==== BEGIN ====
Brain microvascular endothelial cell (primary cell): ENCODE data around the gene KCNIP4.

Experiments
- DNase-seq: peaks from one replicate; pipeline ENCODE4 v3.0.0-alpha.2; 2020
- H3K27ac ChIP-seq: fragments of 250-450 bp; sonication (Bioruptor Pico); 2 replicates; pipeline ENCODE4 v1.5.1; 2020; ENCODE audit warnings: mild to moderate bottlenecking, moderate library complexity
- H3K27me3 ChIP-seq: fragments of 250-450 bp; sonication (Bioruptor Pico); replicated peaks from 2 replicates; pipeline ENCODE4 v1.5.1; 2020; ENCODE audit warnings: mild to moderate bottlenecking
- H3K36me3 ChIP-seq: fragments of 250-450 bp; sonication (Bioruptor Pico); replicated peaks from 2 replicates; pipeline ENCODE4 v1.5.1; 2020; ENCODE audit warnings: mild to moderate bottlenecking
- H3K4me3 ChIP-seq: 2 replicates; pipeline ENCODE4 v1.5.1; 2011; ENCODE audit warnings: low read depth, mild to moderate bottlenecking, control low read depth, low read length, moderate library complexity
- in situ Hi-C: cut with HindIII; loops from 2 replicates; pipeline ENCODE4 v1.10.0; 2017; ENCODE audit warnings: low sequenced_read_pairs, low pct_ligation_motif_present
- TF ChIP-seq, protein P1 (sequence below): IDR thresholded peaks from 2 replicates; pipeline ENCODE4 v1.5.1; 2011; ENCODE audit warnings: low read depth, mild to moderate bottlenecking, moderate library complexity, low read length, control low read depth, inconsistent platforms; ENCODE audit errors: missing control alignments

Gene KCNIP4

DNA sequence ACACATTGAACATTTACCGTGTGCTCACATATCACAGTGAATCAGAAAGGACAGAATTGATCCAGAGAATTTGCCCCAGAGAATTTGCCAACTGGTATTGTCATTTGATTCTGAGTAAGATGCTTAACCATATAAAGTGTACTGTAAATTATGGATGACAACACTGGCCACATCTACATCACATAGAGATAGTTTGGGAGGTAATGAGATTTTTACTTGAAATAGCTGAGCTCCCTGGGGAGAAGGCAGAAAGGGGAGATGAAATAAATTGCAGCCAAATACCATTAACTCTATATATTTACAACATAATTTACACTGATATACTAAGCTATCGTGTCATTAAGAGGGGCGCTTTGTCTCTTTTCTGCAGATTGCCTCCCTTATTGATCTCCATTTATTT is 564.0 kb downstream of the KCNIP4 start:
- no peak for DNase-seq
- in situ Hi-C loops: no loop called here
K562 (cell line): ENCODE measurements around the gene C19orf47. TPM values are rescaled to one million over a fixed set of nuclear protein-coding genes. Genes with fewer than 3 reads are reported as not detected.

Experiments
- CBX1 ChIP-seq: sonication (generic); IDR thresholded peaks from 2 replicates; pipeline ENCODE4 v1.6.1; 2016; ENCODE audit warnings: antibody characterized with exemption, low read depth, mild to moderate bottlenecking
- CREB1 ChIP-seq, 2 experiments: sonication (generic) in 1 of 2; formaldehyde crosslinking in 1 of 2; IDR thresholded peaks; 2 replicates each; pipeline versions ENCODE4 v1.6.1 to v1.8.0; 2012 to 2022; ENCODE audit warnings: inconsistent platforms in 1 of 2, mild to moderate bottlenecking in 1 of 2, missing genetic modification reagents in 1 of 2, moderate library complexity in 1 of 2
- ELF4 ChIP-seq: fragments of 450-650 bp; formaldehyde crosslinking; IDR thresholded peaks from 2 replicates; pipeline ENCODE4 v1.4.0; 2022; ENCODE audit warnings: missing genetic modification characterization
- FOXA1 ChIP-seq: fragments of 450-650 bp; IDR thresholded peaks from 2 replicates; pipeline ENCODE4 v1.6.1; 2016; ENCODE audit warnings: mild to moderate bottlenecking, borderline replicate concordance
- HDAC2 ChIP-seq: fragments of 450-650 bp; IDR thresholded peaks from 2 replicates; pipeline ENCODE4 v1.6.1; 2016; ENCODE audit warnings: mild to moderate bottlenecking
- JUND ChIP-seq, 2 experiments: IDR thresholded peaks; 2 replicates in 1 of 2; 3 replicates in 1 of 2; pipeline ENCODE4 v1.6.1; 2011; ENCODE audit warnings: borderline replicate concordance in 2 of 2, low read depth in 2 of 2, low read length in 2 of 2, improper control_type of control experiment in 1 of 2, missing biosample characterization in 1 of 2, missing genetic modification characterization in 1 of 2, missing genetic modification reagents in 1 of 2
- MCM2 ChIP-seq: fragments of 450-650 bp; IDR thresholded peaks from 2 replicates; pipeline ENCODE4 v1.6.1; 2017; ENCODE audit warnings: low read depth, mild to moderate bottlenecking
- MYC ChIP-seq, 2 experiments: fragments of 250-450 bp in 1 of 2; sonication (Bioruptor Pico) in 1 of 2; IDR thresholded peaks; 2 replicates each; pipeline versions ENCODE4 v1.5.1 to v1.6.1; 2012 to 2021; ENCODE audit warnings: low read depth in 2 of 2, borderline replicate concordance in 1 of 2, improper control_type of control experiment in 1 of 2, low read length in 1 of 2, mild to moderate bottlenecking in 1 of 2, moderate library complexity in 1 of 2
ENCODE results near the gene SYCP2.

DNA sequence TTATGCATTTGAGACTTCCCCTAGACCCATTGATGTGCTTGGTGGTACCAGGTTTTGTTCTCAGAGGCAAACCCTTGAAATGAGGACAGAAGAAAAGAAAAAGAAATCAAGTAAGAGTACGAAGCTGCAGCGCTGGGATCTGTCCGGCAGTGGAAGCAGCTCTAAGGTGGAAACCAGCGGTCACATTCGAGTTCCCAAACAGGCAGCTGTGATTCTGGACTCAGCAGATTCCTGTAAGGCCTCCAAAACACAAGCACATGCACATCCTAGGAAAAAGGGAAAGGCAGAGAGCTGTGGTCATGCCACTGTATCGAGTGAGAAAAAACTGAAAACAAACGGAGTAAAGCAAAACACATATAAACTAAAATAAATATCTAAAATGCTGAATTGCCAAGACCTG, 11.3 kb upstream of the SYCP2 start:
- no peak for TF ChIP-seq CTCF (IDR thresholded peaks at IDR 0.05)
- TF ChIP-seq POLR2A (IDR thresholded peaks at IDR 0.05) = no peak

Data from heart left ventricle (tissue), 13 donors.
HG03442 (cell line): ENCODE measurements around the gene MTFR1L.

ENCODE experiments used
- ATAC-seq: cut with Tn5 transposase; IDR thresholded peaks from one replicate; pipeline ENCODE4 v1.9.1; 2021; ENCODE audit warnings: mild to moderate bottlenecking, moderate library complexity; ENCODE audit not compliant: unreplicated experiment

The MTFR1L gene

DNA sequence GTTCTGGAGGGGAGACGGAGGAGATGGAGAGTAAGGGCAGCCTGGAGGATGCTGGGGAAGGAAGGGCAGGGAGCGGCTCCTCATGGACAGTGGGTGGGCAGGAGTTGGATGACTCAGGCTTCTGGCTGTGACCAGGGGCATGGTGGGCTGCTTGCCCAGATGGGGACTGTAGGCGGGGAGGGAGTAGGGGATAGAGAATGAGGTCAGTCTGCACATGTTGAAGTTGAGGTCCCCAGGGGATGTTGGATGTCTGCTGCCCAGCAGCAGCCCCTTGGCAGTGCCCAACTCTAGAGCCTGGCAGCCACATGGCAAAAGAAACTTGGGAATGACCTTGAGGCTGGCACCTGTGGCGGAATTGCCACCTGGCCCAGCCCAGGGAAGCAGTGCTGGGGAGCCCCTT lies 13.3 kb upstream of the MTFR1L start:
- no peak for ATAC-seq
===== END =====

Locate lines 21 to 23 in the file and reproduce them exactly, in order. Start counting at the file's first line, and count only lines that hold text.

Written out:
- JUND ChIP-seq, 2 experiments: IDR thresholded peaks; 2 replicates in 1 of 2; 3 replicates in 1 of 2; pipeline ENCODE4 v1.6.1; 2011; ENCODE audit warnings: borderline replicate concordance in 2 of 2, low read depth in 2 of 2, low read length in 2 of 2, improper control_type of control experiment in 1 of 2, missing biosample characterization in 1 of 2, missing genetic modification characterization in 1 of 2, missing genetic modification reagents in 1 of 2
- MCM2 ChIP-seq: fragments of 450-650 bp; IDR thresholded peaks from 2 replicates; pipeline ENCODE4 v1.6.1; 2017; ENCODE audit warnings: low read depth, mild to moderate bottlenecking
- MYC ChIP-seq, 2 experiments: fragments of 250-450 bp in 1 of 2; sonication (Bioruptor Pico) in 1 of 2; IDR thresholded peaks; 2 replicates each; pipeline versions ENCODE4 v1.5.1 to v1.6.1; 2012 to 2021; ENCODE audit warnings: low read depth in 2 of 2, borderline replicate concordance in 1 of 2, improper control_type of control experiment in 1 of 2, low read length in 1 of 2, mild to moderate bottlenecking in 1 of 2, moderate library complexity in 1 of 2